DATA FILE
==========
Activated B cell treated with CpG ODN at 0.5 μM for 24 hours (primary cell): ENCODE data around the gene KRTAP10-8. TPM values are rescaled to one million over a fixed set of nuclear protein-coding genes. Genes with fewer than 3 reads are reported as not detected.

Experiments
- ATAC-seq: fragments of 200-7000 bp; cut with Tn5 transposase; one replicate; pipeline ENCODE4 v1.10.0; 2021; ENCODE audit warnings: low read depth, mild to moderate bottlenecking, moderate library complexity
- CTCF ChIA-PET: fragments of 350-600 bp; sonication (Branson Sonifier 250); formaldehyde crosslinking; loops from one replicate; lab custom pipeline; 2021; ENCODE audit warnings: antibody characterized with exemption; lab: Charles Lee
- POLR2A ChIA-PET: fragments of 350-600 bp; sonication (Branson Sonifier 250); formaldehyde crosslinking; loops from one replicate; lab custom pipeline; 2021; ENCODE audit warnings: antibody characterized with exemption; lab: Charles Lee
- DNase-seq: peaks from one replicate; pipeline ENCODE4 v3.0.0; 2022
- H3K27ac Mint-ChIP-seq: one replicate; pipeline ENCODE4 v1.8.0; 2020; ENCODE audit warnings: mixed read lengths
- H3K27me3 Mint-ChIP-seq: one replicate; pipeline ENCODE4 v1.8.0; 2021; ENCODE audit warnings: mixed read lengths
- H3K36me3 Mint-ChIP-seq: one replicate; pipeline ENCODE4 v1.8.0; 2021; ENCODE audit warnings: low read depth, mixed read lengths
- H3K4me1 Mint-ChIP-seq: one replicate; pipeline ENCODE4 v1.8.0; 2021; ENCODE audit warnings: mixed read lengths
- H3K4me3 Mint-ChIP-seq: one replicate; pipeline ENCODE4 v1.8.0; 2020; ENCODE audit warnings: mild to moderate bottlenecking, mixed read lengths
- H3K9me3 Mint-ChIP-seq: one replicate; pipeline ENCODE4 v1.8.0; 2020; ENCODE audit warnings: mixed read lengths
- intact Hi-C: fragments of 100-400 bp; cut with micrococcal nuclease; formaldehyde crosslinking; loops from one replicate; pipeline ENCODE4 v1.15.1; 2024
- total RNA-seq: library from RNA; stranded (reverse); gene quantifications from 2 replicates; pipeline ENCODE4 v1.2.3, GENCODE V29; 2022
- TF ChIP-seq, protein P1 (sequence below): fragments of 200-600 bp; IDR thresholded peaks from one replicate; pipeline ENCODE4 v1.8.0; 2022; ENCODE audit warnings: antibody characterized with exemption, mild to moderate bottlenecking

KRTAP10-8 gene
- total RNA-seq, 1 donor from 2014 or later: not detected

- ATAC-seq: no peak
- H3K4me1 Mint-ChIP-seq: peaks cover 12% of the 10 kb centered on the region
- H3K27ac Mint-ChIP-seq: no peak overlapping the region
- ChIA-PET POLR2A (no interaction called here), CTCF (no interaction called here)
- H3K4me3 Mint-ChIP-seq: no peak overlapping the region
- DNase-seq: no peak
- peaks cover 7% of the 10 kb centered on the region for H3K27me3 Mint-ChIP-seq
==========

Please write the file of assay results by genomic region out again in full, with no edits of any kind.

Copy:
Activated B cell treated with CpG ODN at 0.5 μM for 24 hours (primary cell): ENCODE data around the gene KRTAP10-8. TPM values are rescaled to one million over a fixed set of nuclear protein-coding genes. Genes with fewer than 3 reads are reported as not detected.

Experiments
- ATAC-seq: fragments of 200-7000 bp; cut with Tn5 transposase; one replicate; pipeline ENCODE4 v1.10.0; 2021; ENCODE audit warnings: low read depth, mild to moderate bottlenecking, moderate library complexity
- CTCF ChIA-PET: fragments of 350-600 bp; sonication (Branson Sonifier 250); formaldehyde crosslinking; loops from one replicate; lab custom pipeline; 2021; ENCODE audit warnings: antibody characterized with exemption; lab: Charles Lee
- POLR2A ChIA-PET: fragments of 350-600 bp; sonication (Branson Sonifier 250); formaldehyde crosslinking; loops from one replicate; lab custom pipeline; 2021; ENCODE audit warnings: antibody characterized with exemption; lab: Charles Lee
- DNase-seq: peaks from one replicate; pipeline ENCODE4 v3.0.0; 2022
- H3K27ac Mint-ChIP-seq: one replicate; pipeline ENCODE4 v1.8.0; 2020; ENCODE audit warnings: mixed read lengths
- H3K27me3 Mint-ChIP-seq: one replicate; pipeline ENCODE4 v1.8.0; 2021; ENCODE audit warnings: mixed read lengths
- H3K36me3 Mint-ChIP-seq: one replicate; pipeline ENCODE4 v1.8.0; 2021; ENCODE audit warnings: low read depth, mixed read lengths
- H3K4me1 Mint-ChIP-seq: one replicate; pipeline ENCODE4 v1.8.0; 2021; ENCODE audit warnings: mixed read lengths
- H3K4me3 Mint-ChIP-seq: one replicate; pipeline ENCODE4 v1.8.0; 2020; ENCODE audit warnings: mild to moderate bottlenecking, mixed read lengths
- H3K9me3 Mint-ChIP-seq: one replicate; pipeline ENCODE4 v1.8.0; 2020; ENCODE audit warnings: mixed read lengths
- intact Hi-C: fragments of 100-400 bp; cut with micrococcal nuclease; formaldehyde crosslinking; loops from one replicate; pipeline ENCODE4 v1.15.1; 2024
- total RNA-seq: library from RNA; stranded (reverse); gene quantifications from 2 replicates; pipeline ENCODE4 v1.2.3, GENCODE V29; 2022
- TF ChIP-seq, protein P1 (sequence below): fragments of 200-600 bp; IDR thresholded peaks from one replicate; pipeline ENCODE4 v1.8.0; 2022; ENCODE audit warnings: antibody characterized with exemption, mild to moderate bottlenecking

KRTAP10-8 gene
- total RNA-seq, 1 donor from 2014 or later: not detected

- ATAC-seq: no peak
- H3K4me1 Mint-ChIP-seq: peaks cover 12% of the 10 kb centered on the region
- H3K27ac Mint-ChIP-seq: no peak overlapping the region
- ChIA-PET POLR2A (no interaction called here), CTCF (no interaction called here)
- H3K4me3 Mint-ChIP-seq: no peak overlapping the region
- DNase-seq: no peak
- peaks cover 7% of the 10 kb centered on the region for H3K27me3 Mint-ChIP-seq